The Parliamentary Budget Officer made an error in its carbon-pricing reports that are frequently cited in the Conservative Party’s “axe the tax” attacks, and the Liberals want a more prominent correction issued.

The PBO quietly published a note on its website on April 17, admitting its economic analyses of the consumer carbon price in 2022 and 2023 erroneously included the impact of the industrial carbon price, too.

Liberal MP Ryan Turnbull, parliamentary secretary for the Finance Minister, wrote to the PBO requesting a “more detailed public correction,” adding that “correcting the record on your analysis of the fuel charge is necessary to maintain the integrity of your office.”

“To be honest, it’s irresponsible,” said Chris Bataille, energy and climate policy analyst, in a phone interview with Canada’s National Observer. “It should be more prominent.”

The PBO plans to publish an updated analysis in the fall.

The PBO’s reports purported to analyze the impacts of the consumer fuel charge and rebates and concluded the carbon price’s impact on economic growth and jobs could mean up to 80 per cent of families won’t break even with rebates. The federal Conservatives seized on this talking point to counter the federal government’s assertion that eight out of 10 households will receive more money back through fuel rebates than they are taxed. For the last year, Conservative Leader Pierre Poilievre and his caucus have cited the PBO report as a reason to “axe the tax.”

But Poilievre has not been clear on whether a Conservative government would also axe the industrial pricing system.

By including the industrial system in the analysis, Turnbull and experts on carbon pricing say the results are skewed and do not represent what the PBO initially set out to study.

“By incorporating the impacts of the industrial Output-based Pricing System (OBPS) for industrial polluters, the economic impacts projected in your report certainly overestimate the real costs of the fuel charge,” wrote Turnbull.

This is a “big error,” said Bataille, an adjunct research fellow at the Columbia University Center on Global Energy Policy, in an interview with Canada’s National Observer.

“If a private consulting firm was responsible for that error, it would not be doing that work again,” he said. Bataille was a lead author for the Intergovernmental Panel on Climate Change’s Sixth Assessment Report.

“The numbers that are being bandied about about the effects of the fuel levy are drastically overestimated at this point in time” he added.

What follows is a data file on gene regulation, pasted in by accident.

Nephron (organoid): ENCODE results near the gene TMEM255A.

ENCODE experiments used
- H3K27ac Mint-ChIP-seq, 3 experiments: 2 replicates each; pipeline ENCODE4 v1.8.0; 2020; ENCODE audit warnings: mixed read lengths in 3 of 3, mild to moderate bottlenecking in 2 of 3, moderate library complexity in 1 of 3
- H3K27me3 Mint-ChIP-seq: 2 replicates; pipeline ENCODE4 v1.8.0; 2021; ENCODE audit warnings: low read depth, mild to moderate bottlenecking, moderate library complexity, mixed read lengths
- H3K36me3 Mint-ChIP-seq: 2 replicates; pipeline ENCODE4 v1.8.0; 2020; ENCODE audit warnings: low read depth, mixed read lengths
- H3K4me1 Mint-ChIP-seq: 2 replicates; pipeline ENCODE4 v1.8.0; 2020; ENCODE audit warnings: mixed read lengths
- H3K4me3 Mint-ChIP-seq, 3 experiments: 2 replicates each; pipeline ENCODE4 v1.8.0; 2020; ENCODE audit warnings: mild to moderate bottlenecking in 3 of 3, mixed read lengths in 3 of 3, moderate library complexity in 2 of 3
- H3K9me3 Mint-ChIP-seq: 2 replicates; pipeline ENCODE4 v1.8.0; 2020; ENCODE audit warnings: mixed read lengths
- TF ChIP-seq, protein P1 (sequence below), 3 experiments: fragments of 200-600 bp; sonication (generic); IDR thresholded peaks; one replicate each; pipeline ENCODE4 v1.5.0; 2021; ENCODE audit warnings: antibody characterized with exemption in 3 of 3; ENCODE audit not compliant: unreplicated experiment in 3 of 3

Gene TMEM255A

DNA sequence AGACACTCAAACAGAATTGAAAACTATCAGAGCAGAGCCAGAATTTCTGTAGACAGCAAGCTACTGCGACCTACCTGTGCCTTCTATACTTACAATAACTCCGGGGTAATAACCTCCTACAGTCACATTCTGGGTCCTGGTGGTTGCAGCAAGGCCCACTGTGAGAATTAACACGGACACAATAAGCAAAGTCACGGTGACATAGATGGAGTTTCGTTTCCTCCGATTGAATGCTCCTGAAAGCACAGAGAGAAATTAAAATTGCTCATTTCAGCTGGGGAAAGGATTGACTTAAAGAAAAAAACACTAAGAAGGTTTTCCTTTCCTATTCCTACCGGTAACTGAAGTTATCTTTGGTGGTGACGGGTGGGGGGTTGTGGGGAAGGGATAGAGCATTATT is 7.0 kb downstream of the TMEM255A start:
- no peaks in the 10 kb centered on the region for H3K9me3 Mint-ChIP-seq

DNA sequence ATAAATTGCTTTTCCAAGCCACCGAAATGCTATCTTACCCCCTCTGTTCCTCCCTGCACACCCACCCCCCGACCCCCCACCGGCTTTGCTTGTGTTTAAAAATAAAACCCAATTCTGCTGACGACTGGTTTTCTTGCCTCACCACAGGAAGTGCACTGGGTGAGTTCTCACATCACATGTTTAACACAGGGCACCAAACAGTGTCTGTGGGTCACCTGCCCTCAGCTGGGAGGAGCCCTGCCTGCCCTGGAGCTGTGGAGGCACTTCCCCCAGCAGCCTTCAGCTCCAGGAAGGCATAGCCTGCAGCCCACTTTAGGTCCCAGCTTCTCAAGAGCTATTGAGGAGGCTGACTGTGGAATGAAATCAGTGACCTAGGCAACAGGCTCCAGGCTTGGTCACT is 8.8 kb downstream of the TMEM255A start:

Industrial pricing has a potentially larger economic effect because it affects large, critical industries — such as oil and gas, mining, cement and pulp and paper — compared to the fuel charge on individuals. While the levy for individuals certainly has implications for the economy, they are not nearly as large because the coverage is more on the consumer, said Trevor Tombe, a professor of economics at the University of Calgary, in an interview with Canada’s National Observer.

Even before this revelation, the PBO’s modeling was criticized by the environmental community and many researchers, because it only models the cost of environmental policies and not the benefits associated with limiting global warming and its damages.

Nicholas Rivers, a carbon price expert and professor at the University of Ottawa, said it is concerning how long the PBO’s mistaken analysis has been circulated and how influential it has been in Canadian politics. But he isn’t shocked there was a mistake in the model.

“There’s always the concern that the long computer code that someone had to write had flaws,” said Rivers in an interview with Canada’s National Observer.

All these models make a lot of assumptions and Rivers thinks they shouldn’t be treated as definitive, but rather, that many different models should be run to better triangulate and understand the impacts of different policies.

This situation “really reinforces that you should never hang your hat on a single paper or a single piece of analysis as though it is the end of the story,” said Tombe. “This is a complicated policy that requires real, rigorous research from lots of independent entities.”

The PBO told Canada’s National Observer it is not clear how the results of its carbon price analyses would be affected if the output-based pricing system was excluded.

The industrial pricing system is going to account for a large chunk of Canada’s greenhouse gas emission reductions by 2030, according to analysis done by the Canadian Climate Institute.

— With files from the Canadian Press

By Natasha Bulowski, Local Journalism Initiative Reporter

Original Published on May 29, 2024 at 07:27

This item reprinted with permission from   Canada's National Observer   Ottawa, Ontario
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